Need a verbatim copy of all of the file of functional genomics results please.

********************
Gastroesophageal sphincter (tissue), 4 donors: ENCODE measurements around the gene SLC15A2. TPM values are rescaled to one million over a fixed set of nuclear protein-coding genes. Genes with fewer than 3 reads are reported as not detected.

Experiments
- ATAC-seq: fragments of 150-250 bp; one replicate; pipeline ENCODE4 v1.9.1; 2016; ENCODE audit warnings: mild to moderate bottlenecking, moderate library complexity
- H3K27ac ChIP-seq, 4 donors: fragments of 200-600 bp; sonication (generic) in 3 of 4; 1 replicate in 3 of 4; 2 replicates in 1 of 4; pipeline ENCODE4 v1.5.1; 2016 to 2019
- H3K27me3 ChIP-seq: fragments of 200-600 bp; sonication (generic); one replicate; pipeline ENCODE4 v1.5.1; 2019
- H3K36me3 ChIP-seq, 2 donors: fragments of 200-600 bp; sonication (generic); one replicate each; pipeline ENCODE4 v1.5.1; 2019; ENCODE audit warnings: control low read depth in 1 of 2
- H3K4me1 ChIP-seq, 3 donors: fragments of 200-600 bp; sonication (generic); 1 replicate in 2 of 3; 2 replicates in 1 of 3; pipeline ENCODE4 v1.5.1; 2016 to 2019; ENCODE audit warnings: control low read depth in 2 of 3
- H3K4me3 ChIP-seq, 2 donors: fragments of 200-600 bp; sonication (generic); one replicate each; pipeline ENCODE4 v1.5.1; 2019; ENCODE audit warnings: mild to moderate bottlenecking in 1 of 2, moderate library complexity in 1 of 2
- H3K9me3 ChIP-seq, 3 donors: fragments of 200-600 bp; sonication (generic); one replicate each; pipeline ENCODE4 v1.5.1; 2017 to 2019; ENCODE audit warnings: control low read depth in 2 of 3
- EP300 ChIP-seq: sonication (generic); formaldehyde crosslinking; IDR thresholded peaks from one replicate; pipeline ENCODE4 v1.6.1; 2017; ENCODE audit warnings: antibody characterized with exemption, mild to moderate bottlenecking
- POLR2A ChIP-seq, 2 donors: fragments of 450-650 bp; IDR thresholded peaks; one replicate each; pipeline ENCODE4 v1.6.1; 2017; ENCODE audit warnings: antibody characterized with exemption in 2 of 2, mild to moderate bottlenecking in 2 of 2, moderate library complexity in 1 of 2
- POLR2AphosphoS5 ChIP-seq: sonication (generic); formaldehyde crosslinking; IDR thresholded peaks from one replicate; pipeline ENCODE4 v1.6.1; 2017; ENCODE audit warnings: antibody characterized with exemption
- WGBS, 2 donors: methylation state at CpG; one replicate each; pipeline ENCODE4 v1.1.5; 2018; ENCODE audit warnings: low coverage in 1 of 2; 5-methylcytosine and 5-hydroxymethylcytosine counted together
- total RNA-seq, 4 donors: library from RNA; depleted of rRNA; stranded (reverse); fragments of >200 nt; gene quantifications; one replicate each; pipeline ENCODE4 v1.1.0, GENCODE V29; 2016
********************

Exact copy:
Gastroesophageal sphincter (tissue), 4 donors: ENCODE measurements around the gene SLC15A2. TPM values are rescaled to one million over a fixed set of nuclear protein-coding genes. Genes with fewer than 3 reads are reported as not detected.

Experiments
- ATAC-seq: fragments of 150-250 bp; one replicate; pipeline ENCODE4 v1.9.1; 2016; ENCODE audit warnings: mild to moderate bottlenecking, moderate library complexity
- H3K27ac ChIP-seq, 4 donors: fragments of 200-600 bp; sonication (generic) in 3 of 4; 1 replicate in 3 of 4; 2 replicates in 1 of 4; pipeline ENCODE4 v1.5.1; 2016 to 2019
- H3K27me3 ChIP-seq: fragments of 200-600 bp; sonication (generic); one replicate; pipeline ENCODE4 v1.5.1; 2019
- H3K36me3 ChIP-seq, 2 donors: fragments of 200-600 bp; sonication (generic); one replicate each; pipeline ENCODE4 v1.5.1; 2019; ENCODE audit warnings: control low read depth in 1 of 2
- H3K4me1 ChIP-seq, 3 donors: fragments of 200-600 bp; sonication (generic); 1 replicate in 2 of 3; 2 replicates in 1 of 3; pipeline ENCODE4 v1.5.1; 2016 to 2019; ENCODE audit warnings: control low read depth in 2 of 3
- H3K4me3 ChIP-seq, 2 donors: fragments of 200-600 bp; sonication (generic); one replicate each; pipeline ENCODE4 v1.5.1; 2019; ENCODE audit warnings: mild to moderate bottlenecking in 1 of 2, moderate library complexity in 1 of 2
- H3K9me3 ChIP-seq, 3 donors: fragments of 200-600 bp; sonication (generic); one replicate each; pipeline ENCODE4 v1.5.1; 2017 to 2019; ENCODE audit warnings: control low read depth in 2 of 3
- EP300 ChIP-seq: sonication (generic); formaldehyde crosslinking; IDR thresholded peaks from one replicate; pipeline ENCODE4 v1.6.1; 2017; ENCODE audit warnings: antibody characterized with exemption, mild to moderate bottlenecking
- POLR2A ChIP-seq, 2 donors: fragments of 450-650 bp; IDR thresholded peaks; one replicate each; pipeline ENCODE4 v1.6.1; 2017; ENCODE audit warnings: antibody characterized with exemption in 2 of 2, mild to moderate bottlenecking in 2 of 2, moderate library complexity in 1 of 2
- POLR2AphosphoS5 ChIP-seq: sonication (generic); formaldehyde crosslinking; IDR thresholded peaks from one replicate; pipeline ENCODE4 v1.6.1; 2017; ENCODE audit warnings: antibody characterized with exemption
- WGBS, 2 donors: methylation state at CpG; one replicate each; pipeline ENCODE4 v1.1.5; 2018; ENCODE audit warnings: low coverage in 1 of 2; 5-methylcytosine and 5-hydroxymethylcytosine counted together
- total RNA-seq, 4 donors: library from RNA; depleted of rRNA; stranded (reverse); fragments of >200 nt; gene quantifications; one replicate each; pipeline ENCODE4 v1.1.0, GENCODE V29; 2016